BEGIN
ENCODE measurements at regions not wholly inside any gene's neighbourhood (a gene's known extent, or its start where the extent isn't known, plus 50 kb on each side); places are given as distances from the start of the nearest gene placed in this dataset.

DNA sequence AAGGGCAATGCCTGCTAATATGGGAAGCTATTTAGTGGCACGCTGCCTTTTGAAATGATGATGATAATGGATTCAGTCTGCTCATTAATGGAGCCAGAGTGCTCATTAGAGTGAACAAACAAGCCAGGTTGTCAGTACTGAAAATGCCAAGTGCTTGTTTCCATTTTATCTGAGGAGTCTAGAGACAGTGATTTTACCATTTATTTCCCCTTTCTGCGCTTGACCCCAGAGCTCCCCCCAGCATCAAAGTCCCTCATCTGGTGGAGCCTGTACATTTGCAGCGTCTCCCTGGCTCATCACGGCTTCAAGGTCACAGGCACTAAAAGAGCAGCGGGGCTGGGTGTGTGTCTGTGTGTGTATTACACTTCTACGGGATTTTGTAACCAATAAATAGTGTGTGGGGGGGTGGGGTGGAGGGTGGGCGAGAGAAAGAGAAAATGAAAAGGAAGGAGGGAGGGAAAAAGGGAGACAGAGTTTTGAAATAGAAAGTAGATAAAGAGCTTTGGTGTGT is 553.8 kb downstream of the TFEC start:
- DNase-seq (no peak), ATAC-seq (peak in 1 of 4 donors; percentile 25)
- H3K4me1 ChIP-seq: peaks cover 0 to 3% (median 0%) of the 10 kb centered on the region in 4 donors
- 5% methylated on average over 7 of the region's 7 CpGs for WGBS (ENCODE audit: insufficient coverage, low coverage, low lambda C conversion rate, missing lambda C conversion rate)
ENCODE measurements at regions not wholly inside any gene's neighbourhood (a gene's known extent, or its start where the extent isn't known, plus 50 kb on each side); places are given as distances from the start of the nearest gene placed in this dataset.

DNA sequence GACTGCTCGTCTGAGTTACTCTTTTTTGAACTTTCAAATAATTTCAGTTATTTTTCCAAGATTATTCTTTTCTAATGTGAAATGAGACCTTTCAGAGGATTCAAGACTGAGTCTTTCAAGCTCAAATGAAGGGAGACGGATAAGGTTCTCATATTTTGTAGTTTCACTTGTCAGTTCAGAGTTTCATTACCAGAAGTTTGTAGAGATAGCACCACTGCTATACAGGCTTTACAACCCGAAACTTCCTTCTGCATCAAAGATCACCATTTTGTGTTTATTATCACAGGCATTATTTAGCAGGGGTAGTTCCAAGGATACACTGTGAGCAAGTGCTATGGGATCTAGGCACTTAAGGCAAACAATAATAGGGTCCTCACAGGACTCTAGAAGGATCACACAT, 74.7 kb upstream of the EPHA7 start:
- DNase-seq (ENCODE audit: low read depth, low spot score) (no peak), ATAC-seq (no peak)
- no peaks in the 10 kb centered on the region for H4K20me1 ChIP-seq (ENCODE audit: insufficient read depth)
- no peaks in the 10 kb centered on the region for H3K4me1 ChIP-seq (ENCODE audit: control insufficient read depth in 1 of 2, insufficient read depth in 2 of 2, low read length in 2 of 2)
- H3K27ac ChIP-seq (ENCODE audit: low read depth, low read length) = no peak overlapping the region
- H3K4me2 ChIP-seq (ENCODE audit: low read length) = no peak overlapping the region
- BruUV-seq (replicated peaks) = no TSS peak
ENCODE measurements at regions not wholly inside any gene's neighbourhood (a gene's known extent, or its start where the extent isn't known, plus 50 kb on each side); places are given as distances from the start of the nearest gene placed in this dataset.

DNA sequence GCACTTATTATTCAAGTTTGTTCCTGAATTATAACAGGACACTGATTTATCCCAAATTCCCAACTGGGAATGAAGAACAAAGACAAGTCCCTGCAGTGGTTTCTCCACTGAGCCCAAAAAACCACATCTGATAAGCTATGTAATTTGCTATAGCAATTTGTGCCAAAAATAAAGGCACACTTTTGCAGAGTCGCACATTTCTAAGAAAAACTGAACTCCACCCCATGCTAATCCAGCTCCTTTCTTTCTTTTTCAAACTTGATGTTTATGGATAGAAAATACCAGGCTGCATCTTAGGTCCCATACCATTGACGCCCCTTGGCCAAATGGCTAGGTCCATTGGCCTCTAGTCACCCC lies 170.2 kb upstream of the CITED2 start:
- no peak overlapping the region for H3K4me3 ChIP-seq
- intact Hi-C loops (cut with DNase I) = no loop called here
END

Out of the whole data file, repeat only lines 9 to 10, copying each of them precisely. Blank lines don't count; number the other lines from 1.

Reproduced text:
- no peaks in the 10 kb centered on the region for H4K20me1 ChIP-seq (ENCODE audit: insufficient read depth)
- no peaks in the 10 kb centered on the region for H3K4me1 ChIP-seq (ENCODE audit: control insufficient read depth in 1 of 2, insufficient read depth in 2 of 2, low read length in 2 of 2)